Dog Training: Timing Is Essential

Dog Training Timing

Good timing is critical to success. When we wait and then react to a dog’s behavior, we are always going to be behind the eight ball. On the other hand. influencing a dog’s emotional process before he acts is an incredibly efficient manner in which to train him. When timing is correct nervousness is inhibited and drive is reinforced.

Also, since we’re affecting the internal emotional process, the dog in effect “chooses” to be calm rather than being forced to be under control. A dog so trained will be mannerly or mindful of domestic restraints even when his handler isn’t near.

The key to proper timing is not quickness, although that is a valuable asset. Rather, the key is anticipation. The handler should always be thinking ahead and anticipating what the dog might do next. It is a skill easily acquired if one becomes disciplined enough to pay constant attention to the dog. Without good timing, training degenerates into a question of strength.

By being relentlessly focused on the dog, the handler will start to sense the dog’s rhythm of actions and be able to anticipate what the dog is about to do. Then, before the dog acts, the handler can already be in gear taking steps to predetermine what the dog will do next. The dog will be choosing to obey; however, since we’re controlling his instinctive emotional process, there won’t really be any choice involved.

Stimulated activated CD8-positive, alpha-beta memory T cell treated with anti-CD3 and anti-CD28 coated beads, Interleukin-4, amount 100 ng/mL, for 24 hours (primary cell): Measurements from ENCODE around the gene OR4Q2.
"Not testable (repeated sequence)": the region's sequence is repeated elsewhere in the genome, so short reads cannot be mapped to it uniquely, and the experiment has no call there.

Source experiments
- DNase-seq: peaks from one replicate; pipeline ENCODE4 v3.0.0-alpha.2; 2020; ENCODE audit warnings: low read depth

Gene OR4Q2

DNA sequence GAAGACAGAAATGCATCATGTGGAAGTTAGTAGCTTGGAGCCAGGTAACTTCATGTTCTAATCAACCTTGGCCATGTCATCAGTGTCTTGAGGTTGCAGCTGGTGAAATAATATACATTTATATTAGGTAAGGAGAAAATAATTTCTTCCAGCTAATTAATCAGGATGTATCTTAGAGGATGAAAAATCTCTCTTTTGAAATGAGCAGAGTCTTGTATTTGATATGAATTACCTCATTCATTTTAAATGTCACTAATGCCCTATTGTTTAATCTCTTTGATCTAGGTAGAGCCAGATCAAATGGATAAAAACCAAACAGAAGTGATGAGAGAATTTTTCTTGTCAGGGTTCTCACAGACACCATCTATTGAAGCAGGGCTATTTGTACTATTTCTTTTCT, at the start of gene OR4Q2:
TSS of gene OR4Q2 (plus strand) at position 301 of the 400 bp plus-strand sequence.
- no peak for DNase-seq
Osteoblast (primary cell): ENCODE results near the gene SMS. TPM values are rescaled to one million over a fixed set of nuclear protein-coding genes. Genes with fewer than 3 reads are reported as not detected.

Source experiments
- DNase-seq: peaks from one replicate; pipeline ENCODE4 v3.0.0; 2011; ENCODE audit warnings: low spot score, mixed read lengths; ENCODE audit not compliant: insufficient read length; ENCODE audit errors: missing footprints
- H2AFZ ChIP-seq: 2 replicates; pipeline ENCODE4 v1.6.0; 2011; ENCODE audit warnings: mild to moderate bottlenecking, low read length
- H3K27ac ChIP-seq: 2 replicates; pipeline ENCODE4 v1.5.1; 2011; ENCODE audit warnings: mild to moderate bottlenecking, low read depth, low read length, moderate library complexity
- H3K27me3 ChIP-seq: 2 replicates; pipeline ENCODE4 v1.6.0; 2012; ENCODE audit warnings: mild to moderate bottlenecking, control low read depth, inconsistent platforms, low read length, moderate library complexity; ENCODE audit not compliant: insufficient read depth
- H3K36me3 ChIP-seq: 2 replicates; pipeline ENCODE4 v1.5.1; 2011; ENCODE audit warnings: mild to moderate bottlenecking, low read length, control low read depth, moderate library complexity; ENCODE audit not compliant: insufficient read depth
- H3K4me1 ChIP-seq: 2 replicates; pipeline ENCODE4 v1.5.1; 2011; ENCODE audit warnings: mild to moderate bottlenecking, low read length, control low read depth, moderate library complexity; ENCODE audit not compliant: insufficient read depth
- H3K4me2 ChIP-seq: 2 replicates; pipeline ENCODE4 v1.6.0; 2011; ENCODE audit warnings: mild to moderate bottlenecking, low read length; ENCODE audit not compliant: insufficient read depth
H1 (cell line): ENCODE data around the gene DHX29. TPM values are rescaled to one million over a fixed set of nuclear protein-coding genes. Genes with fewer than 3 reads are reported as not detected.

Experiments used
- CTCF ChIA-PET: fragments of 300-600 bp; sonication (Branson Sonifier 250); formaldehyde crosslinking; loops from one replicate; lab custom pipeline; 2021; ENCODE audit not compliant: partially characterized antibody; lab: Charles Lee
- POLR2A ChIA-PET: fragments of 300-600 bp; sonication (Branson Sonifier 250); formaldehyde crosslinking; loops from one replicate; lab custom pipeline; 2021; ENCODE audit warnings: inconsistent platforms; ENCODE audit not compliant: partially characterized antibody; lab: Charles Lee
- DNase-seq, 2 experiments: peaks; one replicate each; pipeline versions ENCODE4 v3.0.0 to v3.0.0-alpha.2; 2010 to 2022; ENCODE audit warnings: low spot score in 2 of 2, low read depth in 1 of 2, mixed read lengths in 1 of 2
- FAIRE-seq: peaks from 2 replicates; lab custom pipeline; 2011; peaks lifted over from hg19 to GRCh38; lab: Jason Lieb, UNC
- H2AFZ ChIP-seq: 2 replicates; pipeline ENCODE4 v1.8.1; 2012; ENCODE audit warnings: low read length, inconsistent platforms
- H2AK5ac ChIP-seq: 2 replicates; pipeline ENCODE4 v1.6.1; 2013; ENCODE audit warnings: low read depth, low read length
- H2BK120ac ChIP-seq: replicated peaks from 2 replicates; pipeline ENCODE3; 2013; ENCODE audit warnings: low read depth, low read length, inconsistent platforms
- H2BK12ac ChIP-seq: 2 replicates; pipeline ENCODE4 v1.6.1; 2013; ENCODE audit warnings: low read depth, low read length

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For example, if you are training a dog to heel you should watch his head very closely. When you sense he is about to shift his attention away from you then make a shock on the collar and begin to praise the dog at the same time. Additionally, pick up your pace, and to complete the process, throw a ball for him to chase or give him a food treat.

In this sequence of events, I’m not correcting the dog for being disobedient, I’m shocking the nervousness that I feel is about to influence the dog’s behavior and disrupt his focus on me. The praise, food, and the ball then serve to convert the shock to a stimulation. Since I’m the source of the excitement, the dog’s calm focus on me from which he was about to stray is renewed and reinforced.

I like to emphasize the point about timing with the following analogy. Suppose you were a therapist assigned to help a heavy drinker recover from alcoholism. When would be the best time to influence this person’s pattern of behavior – before, or after he decided to gulp down a drink? The very same question is before the dog trainer: Is it best to react to a dog’s behavior or is it better to take the initiative and ensure that the dog always performs appropriately? Why wait for a negative behavior to express itself?